My voice just went out overnight. I’d been singing like a bird the whole Heartbreak Station tour, but during the last part of the US leg my voice started cracking and breaking on stage. I had no idea what was going on, and I couldn’t control it.
We were still out on the road, so I’d go see the doctor in whatever town we were in and have them look for nodes. I was sure that’s what it was, because I’d heard about that for years. Singers—especially rock singers—get nodes and callouses from screaming and banging their vocal cords together. I was kind of laughing about it, kind of like, “The years have caught up with me, Doc. I have some nodes, so laser them off and we’ll all be good.” They’d put a scope down my throat and look, but nobody found anything.
After the US tour we had a two week break before we left for Japan, so I went back to the studio to record some new songs. One was for my mother, who was battling cancer. She loved “The Rose,” from the Bette Midler movie, and she really wanted to hear me sing it. I laid down the piano part, and then when I tried to lay down the vocal I couldn’t sing at all. Eventually I managed to squeak it out in parts and put it all together, but that’s when I realized that something was seriously wrong.
We went to Japan and I squeaked my way through that tour, and when I got home I began what ended up being a 20 year journey to get my voice back. The first doctors I went to all said the same thing: “There’s nothing on your vocal cords, I don’t see anything wrong.” Eventually I went home to Philadelphia and found a doctor there. I told him that I felt like I was going crazy. I couldn’t sing a note but everyone was telling me that there was nothing wrong.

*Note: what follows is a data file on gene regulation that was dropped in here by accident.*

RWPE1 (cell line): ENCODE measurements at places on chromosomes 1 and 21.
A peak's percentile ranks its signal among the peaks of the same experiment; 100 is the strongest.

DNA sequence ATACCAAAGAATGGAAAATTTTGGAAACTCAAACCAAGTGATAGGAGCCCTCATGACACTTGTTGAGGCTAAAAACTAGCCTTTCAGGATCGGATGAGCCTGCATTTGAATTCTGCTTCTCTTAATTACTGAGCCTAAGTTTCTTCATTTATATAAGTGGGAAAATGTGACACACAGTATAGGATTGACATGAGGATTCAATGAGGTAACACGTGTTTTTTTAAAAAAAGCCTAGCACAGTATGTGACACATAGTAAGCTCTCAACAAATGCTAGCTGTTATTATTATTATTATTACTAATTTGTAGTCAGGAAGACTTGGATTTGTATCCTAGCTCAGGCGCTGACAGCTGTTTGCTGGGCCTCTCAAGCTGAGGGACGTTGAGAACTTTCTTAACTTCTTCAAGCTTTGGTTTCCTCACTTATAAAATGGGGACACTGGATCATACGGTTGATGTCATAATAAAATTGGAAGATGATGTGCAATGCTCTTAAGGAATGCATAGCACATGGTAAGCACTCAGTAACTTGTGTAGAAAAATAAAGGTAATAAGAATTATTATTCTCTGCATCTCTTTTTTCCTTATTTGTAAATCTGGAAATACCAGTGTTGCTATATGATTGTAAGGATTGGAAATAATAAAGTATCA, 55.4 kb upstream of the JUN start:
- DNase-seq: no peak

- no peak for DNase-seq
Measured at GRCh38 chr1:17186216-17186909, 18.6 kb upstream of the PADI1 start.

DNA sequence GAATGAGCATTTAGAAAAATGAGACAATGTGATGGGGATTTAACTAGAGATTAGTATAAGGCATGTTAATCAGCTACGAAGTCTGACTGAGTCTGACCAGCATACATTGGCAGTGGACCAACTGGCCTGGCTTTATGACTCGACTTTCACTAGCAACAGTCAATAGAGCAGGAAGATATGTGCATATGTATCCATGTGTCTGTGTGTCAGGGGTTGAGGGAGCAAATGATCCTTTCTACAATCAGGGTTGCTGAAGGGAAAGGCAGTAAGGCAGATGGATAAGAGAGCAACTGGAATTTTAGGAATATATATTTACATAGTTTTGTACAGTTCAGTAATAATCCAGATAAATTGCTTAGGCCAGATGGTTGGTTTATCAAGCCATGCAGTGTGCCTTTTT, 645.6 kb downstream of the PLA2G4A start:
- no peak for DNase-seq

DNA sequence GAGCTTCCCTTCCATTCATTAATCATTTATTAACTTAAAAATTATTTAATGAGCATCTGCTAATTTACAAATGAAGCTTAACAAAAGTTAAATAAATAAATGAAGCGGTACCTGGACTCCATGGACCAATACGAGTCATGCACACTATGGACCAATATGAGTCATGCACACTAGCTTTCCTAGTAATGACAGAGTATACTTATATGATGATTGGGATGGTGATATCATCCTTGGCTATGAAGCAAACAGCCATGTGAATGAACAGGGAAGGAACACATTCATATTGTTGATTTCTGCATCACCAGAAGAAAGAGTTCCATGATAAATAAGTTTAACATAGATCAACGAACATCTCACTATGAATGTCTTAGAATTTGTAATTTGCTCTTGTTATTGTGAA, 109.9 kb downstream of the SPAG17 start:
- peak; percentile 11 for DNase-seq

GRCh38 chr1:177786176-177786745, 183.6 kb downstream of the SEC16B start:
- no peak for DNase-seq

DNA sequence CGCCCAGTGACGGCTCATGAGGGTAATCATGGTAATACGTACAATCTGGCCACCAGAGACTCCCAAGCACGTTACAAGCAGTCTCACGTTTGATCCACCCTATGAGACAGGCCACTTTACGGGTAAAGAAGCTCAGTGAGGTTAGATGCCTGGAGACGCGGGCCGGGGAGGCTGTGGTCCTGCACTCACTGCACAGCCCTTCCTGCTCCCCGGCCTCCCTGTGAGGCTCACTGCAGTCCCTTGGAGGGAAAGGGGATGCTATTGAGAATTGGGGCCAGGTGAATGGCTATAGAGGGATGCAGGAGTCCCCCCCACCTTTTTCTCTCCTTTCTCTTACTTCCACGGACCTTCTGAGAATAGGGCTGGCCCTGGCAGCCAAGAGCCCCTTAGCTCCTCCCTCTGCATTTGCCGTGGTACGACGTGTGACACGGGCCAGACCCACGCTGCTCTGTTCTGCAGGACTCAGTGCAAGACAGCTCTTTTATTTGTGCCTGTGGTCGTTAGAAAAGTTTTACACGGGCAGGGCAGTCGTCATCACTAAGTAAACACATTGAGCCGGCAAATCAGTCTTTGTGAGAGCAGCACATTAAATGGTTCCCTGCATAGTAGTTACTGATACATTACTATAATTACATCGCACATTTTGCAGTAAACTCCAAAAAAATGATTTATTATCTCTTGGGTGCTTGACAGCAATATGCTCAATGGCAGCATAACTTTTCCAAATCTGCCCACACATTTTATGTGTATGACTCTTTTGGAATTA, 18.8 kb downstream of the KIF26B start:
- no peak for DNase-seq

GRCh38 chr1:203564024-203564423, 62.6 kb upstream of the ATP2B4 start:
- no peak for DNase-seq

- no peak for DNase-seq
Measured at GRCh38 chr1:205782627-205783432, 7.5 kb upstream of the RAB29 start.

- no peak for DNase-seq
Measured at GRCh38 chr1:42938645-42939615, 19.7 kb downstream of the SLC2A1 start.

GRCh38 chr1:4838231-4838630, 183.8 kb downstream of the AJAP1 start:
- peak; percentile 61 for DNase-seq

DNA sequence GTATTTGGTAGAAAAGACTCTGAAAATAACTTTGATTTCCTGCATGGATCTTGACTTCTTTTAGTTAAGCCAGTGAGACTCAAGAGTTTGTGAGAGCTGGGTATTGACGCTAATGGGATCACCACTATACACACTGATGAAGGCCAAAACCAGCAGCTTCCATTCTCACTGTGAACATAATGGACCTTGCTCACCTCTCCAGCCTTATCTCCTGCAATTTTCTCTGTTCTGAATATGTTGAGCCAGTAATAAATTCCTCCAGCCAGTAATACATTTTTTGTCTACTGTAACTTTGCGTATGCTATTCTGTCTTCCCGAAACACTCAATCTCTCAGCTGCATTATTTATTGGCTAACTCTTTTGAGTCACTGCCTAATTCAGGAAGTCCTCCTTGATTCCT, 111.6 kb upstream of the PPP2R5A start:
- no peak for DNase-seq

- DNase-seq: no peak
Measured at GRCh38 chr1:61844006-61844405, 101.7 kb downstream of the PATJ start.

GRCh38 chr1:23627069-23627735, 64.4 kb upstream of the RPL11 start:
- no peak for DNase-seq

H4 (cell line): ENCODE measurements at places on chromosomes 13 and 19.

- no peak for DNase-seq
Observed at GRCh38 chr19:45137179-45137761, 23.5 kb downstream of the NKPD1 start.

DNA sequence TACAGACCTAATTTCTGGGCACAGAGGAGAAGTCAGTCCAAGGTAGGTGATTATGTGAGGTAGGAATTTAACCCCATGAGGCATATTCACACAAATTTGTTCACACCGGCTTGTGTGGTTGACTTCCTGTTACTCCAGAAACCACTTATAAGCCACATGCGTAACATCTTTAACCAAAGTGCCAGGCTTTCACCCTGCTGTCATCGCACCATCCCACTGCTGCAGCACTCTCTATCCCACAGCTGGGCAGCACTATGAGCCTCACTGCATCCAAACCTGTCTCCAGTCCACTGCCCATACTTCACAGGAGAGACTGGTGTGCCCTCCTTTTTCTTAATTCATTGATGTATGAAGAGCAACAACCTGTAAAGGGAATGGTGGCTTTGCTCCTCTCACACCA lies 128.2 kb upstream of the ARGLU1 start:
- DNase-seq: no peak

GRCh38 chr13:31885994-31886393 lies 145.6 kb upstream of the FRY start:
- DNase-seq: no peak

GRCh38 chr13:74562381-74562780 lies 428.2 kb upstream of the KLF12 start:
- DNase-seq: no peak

He approached the problem differently. Instead of running a scope down my throat he ran a neurological test. When the results came back he called me into his office and told me he had some good news and some bad news. “The good news is you aren’t crazy,” he said. “The bad news is that there’s something seriously wrong with your voice, and you’re probably never going to sing again.”
“Well, what is it?”
“Partial paralysis of the left vocal cord. It’s not always easily detectable in an exam, you really have to be looking for it.”
There are different degrees of severity for a problem like mine all the way up to 100% vocal cord paralysis, which leaves a person unable to speak. Mine was a 20% paralysis, which is enough to wreak havoc on a singer’s voice. There was no medical cure, no medicine or surgery that was going to get me my voice back. “Your only hope is to start working with speech pathologists and vocal coaches,” the doctor told me. “You’ll just have to try to strengthen it and train it back to work properly.”
Even at the peak of Cinderella’s success, I never really considered myself a singer. It didn’t dawn on me how important it was until I lost it. That’s when I realized that my voice was really my main instrument: that’s what delivers the emotions that I feel when I write songs.
People talk about the stages of grief, and I definitely felt them. My first reaction was denial. I spent the next year going to more doctors trying to find one who would tell me that mine was wrong and what I had was curable. Once I got past the denial stage, my first thought was, “Wow? Really? I’ve walked a straight line all this time to take care of my voice and this is what I get?” It was such a terrible feeling. I trashed a lot of expensive microphones dealing with that anger, and I spent a lot of time on therapists’ couches dealing with the depression that inevitably set in.